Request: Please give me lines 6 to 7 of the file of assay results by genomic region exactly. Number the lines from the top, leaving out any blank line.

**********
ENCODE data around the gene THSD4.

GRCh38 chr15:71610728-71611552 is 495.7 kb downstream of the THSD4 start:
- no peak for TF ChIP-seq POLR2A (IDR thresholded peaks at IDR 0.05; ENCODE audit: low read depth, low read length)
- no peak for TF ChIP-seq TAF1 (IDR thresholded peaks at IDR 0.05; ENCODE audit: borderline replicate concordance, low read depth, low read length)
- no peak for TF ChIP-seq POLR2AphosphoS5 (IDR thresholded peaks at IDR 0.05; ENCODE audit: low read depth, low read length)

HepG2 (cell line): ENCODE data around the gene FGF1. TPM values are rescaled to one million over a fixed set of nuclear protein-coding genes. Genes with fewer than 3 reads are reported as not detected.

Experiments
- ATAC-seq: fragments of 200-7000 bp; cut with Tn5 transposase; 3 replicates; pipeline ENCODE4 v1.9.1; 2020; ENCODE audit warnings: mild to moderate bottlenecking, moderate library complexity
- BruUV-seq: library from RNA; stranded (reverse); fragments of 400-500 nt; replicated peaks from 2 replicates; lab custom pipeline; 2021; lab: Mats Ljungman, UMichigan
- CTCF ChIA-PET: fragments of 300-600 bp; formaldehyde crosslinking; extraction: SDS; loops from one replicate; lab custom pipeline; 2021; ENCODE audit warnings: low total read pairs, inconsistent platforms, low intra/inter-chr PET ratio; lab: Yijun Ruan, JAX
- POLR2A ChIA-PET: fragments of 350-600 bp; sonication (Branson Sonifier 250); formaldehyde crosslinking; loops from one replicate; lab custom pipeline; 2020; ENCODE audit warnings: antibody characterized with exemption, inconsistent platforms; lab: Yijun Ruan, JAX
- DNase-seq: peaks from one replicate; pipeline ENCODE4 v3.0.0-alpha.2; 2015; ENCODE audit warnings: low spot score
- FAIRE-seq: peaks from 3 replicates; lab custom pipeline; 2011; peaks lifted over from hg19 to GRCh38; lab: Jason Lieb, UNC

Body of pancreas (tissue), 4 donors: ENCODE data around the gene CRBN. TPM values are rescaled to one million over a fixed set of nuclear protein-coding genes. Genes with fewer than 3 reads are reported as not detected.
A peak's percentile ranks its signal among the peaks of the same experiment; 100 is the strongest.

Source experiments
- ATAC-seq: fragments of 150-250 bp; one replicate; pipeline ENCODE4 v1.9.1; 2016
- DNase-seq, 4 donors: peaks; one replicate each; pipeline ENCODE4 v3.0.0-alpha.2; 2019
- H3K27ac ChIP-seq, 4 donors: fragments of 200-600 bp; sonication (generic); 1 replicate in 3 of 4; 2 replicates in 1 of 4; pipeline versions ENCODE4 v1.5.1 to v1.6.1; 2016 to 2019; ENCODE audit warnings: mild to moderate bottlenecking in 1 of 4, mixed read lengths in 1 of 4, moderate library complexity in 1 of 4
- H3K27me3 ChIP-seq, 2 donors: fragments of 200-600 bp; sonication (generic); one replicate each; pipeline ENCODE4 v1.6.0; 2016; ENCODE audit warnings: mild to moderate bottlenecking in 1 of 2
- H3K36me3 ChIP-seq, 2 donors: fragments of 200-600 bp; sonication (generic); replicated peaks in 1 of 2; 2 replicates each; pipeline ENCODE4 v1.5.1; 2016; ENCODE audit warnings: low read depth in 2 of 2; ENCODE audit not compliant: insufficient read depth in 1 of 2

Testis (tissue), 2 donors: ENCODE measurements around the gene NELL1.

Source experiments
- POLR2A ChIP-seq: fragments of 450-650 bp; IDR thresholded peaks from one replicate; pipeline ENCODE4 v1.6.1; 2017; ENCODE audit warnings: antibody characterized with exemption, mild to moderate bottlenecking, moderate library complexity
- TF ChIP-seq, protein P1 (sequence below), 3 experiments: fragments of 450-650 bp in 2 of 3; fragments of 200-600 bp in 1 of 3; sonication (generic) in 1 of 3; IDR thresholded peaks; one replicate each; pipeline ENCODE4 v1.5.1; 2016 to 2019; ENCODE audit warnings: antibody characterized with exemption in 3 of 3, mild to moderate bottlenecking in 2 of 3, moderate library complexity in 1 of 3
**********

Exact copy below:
HepG2 (cell line): ENCODE data around the gene FGF1. TPM values are rescaled to one million over a fixed set of nuclear protein-coding genes. Genes with fewer than 3 reads are reported as not detected.

Experiments